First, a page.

Chief of Naval Operations Jonathan Greenert said on Monday that the Navy currently has 282 ships. Ship counting alone, however, is meaningless. The Navy has other budgetary priorities — its people, for one — and it wants to save money by keeping more ships deployed for longer cycles, depending on respites at friendly places like Singapore and Diego Garcia.
Still, in January, the Pentagon reduced the number of ships to be built in the next five years from 57 to 41 vessels, causing alarm among analysts and shipbuilders. “How many ships do we need to implement the national strategy of today? That’s the only question that should bother us,” argued Navy Undersecretary Robert Work, the branch’s acquisitions chief, while on a featured panel at the convention. Work agreed with the proposition that, with just 300 modern ships, the U.S. today would retain “90 percent of the combat power” held by the 600-ship Navy of the 1980s.
During this period of budget uncertainty, contractors are guessing what Congress might do. “If we lose funding, or that funding is interrupted by a number of years, we run the risk of losing those employees,” said Timothy McGee, a military-business development manager for Exlar Corp., which builds actuators that will move the weapons elevator on the next aircraft carrier, the USS Gerald Ford. “We need to plan for what happens next.”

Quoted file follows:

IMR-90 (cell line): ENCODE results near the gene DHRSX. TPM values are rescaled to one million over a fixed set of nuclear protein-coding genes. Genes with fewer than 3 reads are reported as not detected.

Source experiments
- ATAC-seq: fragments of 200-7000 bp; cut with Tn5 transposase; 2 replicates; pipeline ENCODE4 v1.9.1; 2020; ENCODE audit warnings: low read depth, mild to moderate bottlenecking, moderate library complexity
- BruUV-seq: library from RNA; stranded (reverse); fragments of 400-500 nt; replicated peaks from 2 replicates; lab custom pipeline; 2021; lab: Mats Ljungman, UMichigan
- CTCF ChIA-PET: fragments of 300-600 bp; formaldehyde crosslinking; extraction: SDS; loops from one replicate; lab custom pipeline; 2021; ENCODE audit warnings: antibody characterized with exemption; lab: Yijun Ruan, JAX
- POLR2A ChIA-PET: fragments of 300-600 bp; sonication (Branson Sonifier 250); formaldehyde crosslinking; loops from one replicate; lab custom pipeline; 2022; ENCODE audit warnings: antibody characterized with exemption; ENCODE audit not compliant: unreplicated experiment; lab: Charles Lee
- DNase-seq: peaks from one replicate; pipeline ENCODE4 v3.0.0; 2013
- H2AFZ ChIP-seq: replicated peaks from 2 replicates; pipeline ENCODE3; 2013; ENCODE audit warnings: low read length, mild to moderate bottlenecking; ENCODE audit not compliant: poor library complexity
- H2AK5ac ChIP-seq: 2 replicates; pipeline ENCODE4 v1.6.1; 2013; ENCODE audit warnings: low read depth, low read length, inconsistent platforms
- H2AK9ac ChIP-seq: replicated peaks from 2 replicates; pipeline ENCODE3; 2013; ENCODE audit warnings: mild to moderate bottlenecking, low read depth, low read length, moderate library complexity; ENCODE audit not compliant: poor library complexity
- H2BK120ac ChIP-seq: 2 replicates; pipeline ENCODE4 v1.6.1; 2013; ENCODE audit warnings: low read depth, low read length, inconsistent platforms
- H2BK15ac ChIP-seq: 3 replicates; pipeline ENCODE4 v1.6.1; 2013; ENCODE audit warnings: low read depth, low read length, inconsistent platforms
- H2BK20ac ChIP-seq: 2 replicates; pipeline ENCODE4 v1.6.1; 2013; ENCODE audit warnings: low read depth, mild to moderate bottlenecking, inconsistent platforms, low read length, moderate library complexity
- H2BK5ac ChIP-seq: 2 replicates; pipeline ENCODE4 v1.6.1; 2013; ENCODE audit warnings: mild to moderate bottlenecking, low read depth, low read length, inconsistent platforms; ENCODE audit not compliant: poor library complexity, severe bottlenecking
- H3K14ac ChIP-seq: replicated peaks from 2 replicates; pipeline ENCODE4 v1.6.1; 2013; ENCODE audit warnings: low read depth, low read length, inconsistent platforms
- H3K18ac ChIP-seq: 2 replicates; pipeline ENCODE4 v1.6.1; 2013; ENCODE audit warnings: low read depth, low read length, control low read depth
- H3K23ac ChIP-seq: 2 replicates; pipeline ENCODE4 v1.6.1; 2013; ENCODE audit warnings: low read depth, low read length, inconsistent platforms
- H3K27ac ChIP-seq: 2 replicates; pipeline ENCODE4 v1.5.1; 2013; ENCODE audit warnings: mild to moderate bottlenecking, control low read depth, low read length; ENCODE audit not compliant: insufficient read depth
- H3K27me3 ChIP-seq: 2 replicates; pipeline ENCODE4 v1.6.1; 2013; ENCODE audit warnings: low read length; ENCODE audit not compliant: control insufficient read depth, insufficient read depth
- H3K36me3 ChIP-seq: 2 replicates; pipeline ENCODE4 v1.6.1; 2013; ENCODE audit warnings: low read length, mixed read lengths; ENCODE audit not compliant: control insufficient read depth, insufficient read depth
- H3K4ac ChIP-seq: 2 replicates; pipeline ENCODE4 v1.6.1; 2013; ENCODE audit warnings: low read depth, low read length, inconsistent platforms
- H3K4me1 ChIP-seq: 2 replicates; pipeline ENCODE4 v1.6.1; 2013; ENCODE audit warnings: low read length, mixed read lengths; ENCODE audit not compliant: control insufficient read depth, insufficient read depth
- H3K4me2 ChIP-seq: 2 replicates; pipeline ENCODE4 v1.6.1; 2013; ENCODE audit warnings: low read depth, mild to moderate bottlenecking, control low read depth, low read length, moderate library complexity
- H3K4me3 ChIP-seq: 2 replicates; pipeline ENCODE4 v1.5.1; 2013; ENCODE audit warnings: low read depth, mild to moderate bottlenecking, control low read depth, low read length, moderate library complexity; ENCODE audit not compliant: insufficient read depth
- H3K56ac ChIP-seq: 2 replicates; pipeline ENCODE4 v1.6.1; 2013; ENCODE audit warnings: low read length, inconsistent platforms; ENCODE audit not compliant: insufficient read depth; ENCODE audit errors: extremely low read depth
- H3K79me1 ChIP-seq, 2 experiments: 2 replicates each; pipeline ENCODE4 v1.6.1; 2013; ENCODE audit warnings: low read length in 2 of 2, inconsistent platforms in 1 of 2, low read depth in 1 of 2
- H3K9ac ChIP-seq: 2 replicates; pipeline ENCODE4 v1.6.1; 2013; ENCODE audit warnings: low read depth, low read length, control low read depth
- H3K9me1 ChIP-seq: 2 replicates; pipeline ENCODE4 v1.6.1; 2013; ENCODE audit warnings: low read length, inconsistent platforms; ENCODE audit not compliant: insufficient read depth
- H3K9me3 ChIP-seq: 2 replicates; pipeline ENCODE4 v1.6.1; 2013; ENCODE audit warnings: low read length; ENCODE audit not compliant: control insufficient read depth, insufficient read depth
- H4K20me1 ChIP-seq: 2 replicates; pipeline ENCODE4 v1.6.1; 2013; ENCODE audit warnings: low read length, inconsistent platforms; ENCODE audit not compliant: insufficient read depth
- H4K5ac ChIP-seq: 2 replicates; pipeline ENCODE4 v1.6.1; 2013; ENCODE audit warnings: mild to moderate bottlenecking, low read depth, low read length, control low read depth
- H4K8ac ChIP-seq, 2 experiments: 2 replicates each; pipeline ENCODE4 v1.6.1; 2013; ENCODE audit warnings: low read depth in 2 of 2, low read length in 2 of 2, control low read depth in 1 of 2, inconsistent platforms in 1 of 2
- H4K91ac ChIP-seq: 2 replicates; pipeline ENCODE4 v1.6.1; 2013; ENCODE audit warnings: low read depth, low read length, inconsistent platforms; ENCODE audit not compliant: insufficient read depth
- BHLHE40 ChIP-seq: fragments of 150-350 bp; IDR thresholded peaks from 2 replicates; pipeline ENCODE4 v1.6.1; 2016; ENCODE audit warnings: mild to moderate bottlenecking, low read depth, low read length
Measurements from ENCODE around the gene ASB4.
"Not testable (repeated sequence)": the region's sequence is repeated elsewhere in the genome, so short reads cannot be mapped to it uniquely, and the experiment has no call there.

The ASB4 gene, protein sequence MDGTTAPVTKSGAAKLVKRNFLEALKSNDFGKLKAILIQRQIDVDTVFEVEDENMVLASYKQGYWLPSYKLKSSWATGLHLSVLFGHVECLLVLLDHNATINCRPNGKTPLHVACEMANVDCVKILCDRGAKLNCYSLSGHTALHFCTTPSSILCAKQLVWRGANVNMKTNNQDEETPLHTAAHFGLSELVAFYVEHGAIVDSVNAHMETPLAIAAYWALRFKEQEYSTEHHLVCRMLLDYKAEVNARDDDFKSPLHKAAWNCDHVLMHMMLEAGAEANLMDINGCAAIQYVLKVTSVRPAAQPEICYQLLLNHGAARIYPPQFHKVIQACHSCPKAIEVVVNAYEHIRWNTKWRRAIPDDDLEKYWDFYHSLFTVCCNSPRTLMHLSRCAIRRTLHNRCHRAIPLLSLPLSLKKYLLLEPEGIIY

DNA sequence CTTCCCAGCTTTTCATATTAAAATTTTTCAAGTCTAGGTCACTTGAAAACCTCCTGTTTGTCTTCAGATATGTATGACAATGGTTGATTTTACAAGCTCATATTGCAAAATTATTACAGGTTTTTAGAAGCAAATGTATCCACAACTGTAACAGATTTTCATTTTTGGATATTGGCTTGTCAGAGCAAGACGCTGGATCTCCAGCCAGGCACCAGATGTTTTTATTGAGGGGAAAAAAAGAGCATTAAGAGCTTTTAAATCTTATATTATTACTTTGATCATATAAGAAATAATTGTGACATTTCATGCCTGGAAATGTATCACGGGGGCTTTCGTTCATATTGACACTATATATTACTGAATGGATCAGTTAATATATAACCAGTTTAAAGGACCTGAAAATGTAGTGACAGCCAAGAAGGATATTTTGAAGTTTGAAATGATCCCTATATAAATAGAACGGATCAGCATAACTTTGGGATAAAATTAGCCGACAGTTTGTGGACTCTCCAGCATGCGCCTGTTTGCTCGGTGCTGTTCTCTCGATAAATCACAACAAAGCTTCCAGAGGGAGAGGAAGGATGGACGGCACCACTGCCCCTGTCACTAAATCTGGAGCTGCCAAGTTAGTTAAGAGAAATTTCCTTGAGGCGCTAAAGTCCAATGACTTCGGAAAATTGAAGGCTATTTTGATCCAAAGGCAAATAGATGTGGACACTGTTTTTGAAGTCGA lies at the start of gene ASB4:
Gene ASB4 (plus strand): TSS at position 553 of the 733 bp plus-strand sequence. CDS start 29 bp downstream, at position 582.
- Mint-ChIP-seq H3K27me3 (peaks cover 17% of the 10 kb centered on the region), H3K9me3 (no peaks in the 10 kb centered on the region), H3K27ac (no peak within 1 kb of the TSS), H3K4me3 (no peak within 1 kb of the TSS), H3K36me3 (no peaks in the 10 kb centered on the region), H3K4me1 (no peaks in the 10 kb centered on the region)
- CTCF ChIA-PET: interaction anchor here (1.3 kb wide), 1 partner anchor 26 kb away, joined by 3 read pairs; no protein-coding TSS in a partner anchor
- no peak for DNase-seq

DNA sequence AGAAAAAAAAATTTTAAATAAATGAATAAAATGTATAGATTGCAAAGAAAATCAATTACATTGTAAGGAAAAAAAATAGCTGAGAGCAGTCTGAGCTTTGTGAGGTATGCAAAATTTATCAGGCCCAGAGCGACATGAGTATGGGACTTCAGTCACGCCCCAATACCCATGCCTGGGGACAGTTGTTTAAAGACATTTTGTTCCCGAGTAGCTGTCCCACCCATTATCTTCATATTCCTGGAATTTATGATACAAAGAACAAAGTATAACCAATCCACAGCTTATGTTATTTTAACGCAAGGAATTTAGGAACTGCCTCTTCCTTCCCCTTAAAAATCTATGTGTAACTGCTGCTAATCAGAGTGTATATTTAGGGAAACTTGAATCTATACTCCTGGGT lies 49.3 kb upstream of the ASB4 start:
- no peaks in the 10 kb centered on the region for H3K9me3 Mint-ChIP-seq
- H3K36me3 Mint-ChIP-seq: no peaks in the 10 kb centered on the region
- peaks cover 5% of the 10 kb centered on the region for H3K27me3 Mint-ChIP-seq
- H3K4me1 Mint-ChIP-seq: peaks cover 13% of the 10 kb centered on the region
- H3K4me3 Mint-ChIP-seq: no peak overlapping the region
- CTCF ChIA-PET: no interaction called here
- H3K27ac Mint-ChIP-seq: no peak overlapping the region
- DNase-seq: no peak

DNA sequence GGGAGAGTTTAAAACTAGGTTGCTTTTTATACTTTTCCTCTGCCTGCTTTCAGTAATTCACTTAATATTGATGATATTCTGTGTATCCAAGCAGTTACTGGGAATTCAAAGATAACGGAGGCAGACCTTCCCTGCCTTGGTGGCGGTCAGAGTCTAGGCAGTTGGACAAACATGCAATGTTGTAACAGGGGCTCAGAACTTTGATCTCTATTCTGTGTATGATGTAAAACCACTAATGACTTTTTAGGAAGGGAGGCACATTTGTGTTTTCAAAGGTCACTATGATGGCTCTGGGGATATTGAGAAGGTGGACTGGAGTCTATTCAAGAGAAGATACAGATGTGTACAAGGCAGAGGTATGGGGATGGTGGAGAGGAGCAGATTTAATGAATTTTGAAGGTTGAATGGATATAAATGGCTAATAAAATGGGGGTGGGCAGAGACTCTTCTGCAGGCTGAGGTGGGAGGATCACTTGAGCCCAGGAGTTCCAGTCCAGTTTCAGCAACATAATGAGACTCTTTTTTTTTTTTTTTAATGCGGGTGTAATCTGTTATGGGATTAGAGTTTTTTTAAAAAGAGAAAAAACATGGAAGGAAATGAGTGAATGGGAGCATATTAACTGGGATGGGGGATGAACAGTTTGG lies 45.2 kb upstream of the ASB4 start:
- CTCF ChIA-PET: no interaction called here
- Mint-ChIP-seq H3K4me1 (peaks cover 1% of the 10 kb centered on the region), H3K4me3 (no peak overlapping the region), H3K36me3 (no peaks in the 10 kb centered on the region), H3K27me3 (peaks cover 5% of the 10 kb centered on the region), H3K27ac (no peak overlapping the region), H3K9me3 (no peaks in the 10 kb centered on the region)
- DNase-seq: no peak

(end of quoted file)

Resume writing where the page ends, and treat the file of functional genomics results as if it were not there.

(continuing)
Can hawks get more ships built than the president wants? Rep. Robert Wittman, R-Va., chairman of the House Armed Services Subcommittee on Oversight and Investigations, maintained in a hearing this week that “every” top-ranking Pacific naval officer he met says that maintaining a high-tempo presence overseas “keeps him up at night.”¦ Where gaps exist, other countries such as Iran and China will fill the voids.”
The “shortfalls” in President Obama’s request, Wittman argued, would leave the U.S. “short” of the number of attack submarines, large surface combat ships, and amphibious-warfare ships “we need.”
Finding the right number of ships will remain elusive. Indeed, Vice Adm. William Burke, deputy chief of naval operations for fleet readiness and logistics, testified last month that the Navy ideally would need 500 ships. House Armed Services Chairman Buck McKeon, R-Calif., has talked about exceeding 700 ships, but doesn’t offer a preferred number for today’s Navy.